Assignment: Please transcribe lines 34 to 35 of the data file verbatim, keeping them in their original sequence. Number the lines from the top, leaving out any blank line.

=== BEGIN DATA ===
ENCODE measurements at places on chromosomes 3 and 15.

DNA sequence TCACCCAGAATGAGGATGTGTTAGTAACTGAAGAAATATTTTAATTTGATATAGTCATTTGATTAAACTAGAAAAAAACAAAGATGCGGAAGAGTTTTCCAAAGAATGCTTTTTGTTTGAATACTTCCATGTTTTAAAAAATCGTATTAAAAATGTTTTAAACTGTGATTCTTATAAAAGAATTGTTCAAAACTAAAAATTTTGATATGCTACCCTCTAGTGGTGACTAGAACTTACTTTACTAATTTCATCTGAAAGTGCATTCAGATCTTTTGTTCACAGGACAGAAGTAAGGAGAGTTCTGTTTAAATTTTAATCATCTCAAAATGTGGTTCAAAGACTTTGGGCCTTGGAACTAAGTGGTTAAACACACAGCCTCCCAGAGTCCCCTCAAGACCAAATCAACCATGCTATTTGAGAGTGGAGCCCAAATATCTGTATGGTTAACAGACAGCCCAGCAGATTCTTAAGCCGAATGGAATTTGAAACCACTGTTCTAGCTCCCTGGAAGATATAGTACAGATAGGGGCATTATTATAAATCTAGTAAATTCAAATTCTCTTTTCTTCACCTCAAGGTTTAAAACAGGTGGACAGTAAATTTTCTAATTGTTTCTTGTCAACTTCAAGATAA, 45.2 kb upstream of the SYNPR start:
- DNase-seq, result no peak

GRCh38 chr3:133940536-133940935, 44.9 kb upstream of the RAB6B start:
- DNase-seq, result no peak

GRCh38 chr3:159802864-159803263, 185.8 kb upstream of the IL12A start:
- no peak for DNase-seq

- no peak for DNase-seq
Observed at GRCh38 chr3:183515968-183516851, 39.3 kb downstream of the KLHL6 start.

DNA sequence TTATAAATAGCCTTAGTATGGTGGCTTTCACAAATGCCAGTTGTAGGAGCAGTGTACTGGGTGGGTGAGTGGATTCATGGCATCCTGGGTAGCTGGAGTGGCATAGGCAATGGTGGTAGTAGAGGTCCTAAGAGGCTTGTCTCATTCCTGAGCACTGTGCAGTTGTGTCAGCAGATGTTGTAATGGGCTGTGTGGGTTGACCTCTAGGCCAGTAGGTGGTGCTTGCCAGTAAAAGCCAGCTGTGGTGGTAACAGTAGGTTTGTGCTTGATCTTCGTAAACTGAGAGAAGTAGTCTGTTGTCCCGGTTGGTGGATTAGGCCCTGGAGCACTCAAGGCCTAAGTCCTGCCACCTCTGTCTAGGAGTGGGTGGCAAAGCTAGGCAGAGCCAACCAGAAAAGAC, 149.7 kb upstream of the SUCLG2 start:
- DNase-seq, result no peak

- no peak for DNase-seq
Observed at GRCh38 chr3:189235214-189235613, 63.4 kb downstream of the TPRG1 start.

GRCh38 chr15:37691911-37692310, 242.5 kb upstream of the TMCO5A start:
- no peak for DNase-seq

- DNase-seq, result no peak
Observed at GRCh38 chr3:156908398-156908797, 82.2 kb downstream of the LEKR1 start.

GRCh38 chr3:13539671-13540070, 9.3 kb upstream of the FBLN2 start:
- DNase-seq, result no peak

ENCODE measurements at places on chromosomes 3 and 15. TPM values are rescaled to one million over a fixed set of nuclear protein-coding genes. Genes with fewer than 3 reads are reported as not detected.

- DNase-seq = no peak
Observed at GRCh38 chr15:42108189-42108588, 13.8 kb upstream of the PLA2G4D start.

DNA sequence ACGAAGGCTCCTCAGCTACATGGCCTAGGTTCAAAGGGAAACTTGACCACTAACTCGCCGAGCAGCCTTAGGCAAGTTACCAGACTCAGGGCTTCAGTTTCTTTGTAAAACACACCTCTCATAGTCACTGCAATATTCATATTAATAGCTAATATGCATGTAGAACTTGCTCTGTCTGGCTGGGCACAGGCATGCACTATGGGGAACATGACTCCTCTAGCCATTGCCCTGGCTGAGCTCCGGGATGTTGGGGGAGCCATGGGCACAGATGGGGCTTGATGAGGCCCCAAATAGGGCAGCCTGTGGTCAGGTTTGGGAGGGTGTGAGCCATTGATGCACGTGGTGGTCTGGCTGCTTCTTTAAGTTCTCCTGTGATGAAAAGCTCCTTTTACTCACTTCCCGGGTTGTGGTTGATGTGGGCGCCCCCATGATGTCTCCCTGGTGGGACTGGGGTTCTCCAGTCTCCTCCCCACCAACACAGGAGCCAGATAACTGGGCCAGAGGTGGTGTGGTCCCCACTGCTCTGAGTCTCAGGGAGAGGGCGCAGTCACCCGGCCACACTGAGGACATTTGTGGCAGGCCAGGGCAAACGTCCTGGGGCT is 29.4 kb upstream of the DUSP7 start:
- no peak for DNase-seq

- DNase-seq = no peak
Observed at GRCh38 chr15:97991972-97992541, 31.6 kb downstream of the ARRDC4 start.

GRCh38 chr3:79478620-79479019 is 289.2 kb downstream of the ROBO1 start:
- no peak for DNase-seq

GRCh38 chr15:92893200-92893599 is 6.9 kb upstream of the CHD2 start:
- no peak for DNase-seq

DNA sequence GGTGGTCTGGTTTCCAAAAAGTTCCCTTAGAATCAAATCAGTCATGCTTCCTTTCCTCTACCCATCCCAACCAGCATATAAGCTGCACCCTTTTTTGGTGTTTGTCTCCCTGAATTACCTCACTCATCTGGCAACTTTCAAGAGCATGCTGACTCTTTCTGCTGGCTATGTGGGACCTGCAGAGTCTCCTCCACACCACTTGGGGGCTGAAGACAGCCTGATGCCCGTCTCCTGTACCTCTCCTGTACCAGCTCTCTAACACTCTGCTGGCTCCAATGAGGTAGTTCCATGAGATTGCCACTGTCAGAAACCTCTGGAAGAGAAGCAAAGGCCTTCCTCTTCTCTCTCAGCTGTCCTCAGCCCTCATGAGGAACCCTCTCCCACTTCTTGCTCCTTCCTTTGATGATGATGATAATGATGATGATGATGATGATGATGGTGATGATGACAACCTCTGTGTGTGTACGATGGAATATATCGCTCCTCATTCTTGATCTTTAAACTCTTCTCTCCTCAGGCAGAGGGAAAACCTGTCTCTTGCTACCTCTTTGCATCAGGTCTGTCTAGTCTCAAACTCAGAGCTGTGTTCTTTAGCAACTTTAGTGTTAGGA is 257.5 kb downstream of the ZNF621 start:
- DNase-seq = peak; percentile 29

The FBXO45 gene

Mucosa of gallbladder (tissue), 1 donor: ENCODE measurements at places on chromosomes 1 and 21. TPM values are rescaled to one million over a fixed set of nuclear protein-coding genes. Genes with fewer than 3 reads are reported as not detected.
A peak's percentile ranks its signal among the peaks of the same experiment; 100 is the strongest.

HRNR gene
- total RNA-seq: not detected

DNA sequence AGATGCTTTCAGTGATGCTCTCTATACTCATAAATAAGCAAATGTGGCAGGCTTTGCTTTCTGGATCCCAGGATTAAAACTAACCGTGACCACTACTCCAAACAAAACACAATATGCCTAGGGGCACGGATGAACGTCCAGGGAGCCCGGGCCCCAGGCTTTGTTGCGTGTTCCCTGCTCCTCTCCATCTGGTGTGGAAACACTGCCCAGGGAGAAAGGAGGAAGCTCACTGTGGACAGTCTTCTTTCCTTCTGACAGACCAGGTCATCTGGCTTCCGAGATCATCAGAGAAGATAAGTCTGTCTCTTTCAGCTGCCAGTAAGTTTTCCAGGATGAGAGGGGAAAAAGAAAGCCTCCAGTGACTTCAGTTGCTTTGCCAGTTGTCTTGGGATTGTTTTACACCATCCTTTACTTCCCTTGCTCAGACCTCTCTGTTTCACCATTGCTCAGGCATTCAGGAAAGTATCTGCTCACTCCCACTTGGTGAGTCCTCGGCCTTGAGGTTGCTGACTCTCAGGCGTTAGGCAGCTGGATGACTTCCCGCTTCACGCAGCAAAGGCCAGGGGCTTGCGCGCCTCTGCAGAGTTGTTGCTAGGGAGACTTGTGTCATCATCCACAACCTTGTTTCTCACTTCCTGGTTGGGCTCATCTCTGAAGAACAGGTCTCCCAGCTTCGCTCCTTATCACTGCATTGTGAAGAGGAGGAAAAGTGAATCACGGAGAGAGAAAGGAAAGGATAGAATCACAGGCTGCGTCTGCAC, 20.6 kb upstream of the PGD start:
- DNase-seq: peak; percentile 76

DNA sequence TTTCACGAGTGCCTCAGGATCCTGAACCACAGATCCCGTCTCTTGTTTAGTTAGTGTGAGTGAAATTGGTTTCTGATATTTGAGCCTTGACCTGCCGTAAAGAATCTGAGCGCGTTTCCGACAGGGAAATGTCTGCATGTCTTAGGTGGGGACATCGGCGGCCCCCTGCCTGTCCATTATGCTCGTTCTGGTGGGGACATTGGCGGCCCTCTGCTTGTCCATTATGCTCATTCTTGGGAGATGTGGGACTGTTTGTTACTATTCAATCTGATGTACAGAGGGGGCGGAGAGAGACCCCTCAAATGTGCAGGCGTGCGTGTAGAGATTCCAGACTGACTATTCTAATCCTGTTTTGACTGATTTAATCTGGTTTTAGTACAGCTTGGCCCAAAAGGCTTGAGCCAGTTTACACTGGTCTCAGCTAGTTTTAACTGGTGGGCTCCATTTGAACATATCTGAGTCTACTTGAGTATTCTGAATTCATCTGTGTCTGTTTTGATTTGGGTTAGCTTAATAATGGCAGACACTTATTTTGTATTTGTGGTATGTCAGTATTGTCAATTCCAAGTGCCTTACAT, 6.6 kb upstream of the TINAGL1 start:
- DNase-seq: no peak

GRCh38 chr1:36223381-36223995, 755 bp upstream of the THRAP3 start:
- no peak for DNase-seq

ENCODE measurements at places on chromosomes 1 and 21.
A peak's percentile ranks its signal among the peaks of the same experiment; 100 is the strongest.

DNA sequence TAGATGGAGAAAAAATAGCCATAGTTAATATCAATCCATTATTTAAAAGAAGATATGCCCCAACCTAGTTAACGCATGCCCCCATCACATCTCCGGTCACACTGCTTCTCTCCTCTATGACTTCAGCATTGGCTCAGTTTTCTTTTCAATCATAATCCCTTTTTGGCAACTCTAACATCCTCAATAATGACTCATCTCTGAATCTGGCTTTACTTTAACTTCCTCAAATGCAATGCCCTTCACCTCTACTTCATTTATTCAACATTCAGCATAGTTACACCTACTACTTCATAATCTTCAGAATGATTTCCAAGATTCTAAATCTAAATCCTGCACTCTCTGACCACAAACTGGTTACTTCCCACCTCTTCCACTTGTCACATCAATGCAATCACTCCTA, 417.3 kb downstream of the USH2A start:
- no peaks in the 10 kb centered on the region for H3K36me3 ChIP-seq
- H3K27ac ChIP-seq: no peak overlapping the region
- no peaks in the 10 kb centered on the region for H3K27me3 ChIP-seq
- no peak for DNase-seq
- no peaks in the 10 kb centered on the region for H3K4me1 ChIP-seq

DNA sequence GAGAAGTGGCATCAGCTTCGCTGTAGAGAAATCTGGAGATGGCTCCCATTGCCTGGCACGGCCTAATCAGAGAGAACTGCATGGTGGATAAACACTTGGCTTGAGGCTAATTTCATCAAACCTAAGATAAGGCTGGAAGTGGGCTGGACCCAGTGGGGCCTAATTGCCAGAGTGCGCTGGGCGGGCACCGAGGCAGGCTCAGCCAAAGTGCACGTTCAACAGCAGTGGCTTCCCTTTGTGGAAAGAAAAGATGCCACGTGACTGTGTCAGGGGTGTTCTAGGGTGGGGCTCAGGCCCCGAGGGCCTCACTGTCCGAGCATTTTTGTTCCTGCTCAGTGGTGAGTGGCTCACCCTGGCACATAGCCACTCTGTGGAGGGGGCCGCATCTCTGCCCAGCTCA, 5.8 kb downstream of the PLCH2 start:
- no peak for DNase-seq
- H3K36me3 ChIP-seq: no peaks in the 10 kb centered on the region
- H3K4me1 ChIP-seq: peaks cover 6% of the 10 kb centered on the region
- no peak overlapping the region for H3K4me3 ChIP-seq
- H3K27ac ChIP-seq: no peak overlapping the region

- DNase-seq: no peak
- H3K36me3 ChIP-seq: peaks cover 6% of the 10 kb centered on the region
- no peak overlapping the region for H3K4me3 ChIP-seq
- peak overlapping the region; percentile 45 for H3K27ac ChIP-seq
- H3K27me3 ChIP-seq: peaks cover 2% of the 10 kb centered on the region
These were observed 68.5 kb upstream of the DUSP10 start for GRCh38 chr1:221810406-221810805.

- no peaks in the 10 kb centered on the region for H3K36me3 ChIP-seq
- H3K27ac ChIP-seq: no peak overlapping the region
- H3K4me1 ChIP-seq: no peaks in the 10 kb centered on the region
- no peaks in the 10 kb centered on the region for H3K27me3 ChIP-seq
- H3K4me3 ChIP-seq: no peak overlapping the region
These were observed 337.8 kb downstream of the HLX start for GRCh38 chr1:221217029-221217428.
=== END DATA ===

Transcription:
Mucosa of gallbladder (tissue), 1 donor: ENCODE measurements at places on chromosomes 1 and 21. TPM values are rescaled to one million over a fixed set of nuclear protein-coding genes. Genes with fewer than 3 reads are reported as not detected.
A peak's percentile ranks its signal among the peaks of the same experiment; 100 is the strongest.